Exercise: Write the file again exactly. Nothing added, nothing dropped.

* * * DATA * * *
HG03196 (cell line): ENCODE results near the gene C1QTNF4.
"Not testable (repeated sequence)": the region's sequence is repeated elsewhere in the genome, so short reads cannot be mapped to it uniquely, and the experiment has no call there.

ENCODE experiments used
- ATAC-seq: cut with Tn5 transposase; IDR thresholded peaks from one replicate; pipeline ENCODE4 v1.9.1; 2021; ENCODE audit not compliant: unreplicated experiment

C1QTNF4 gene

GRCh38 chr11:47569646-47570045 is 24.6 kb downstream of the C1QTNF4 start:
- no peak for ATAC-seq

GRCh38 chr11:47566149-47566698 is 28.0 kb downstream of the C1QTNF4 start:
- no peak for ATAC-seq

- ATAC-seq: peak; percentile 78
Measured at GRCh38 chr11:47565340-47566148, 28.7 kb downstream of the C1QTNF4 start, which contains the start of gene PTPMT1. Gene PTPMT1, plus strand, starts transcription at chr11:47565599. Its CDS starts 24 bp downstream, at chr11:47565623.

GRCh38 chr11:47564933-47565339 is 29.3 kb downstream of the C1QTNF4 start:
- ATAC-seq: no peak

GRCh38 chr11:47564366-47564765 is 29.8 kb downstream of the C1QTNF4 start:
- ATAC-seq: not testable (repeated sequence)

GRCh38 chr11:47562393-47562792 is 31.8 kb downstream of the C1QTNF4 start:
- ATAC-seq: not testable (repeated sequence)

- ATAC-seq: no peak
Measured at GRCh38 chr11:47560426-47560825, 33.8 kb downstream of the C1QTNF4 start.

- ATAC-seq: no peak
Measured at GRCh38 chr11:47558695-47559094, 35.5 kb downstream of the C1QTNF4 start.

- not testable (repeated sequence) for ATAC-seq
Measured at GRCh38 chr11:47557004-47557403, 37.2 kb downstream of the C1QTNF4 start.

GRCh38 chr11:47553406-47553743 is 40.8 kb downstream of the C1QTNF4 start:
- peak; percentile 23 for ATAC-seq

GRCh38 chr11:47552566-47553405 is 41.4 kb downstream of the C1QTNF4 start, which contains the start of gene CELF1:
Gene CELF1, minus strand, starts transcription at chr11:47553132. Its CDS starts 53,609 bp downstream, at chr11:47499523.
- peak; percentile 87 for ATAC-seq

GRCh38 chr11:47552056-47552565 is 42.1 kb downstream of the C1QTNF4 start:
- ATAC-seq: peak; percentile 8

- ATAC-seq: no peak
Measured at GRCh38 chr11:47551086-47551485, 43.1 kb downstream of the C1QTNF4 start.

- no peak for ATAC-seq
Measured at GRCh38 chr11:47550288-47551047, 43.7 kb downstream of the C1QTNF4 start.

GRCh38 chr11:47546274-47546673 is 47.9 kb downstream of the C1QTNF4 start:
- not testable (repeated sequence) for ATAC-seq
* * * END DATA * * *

HG03196 (cell line): ENCODE results near the gene C1QTNF4.
"Not testable (repeated sequence)": the region's sequence is repeated elsewhere in the genome, so short reads cannot be mapped to it uniquely, and the experiment has no call there.

ENCODE experiments used
- ATAC-seq: cut with Tn5 transposase; IDR thresholded peaks from one replicate; pipeline ENCODE4 v1.9.1; 2021; ENCODE audit not compliant: unreplicated experiment

C1QTNF4 gene

GRCh38 chr11:47569646-47570045 is 24.6 kb downstream of the C1QTNF4 start:
- no peak for ATAC-seq

GRCh38 chr11:47566149-47566698 is 28.0 kb downstream of the C1QTNF4 start:
- no peak for ATAC-seq

- ATAC-seq: peak; percentile 78
Measured at GRCh38 chr11:47565340-47566148, 28.7 kb downstream of the C1QTNF4 start, which contains the start of gene PTPMT1. Gene PTPMT1, plus strand, starts transcription at chr11:47565599. Its CDS starts 24 bp downstream, at chr11:47565623.

GRCh38 chr11:47564933-47565339 is 29.3 kb downstream of the C1QTNF4 start:
- ATAC-seq: no peak

GRCh38 chr11:47564366-47564765 is 29.8 kb downstream of the C1QTNF4 start:
- ATAC-seq: not testable (repeated sequence)

GRCh38 chr11:47562393-47562792 is 31.8 kb downstream of the C1QTNF4 start:
- ATAC-seq: not testable (repeated sequence)

- ATAC-seq: no peak
Measured at GRCh38 chr11:47560426-47560825, 33.8 kb downstream of the C1QTNF4 start.

- ATAC-seq: no peak
Measured at GRCh38 chr11:47558695-47559094, 35.5 kb downstream of the C1QTNF4 start.

- not testable (repeated sequence) for ATAC-seq
Measured at GRCh38 chr11:47557004-47557403, 37.2 kb downstream of the C1QTNF4 start.

GRCh38 chr11:47553406-47553743 is 40.8 kb downstream of the C1QTNF4 start:
- peak; percentile 23 for ATAC-seq

GRCh38 chr11:47552566-47553405 is 41.4 kb downstream of the C1QTNF4 start, which contains the start of gene CELF1:
Gene CELF1, minus strand, starts transcription at chr11:47553132. Its CDS starts 53,609 bp downstream, at chr11:47499523.
- peak; percentile 87 for ATAC-seq

GRCh38 chr11:47552056-47552565 is 42.1 kb downstream of the C1QTNF4 start:
- ATAC-seq: peak; percentile 8

- ATAC-seq: no peak
Measured at GRCh38 chr11:47551086-47551485, 43.1 kb downstream of the C1QTNF4 start.

- no peak for ATAC-seq
Measured at GRCh38 chr11:47550288-47551047, 43.7 kb downstream of the C1QTNF4 start.

GRCh38 chr11:47546274-47546673 is 47.9 kb downstream of the C1QTNF4 start:
- not testable (repeated sequence) for ATAC-seq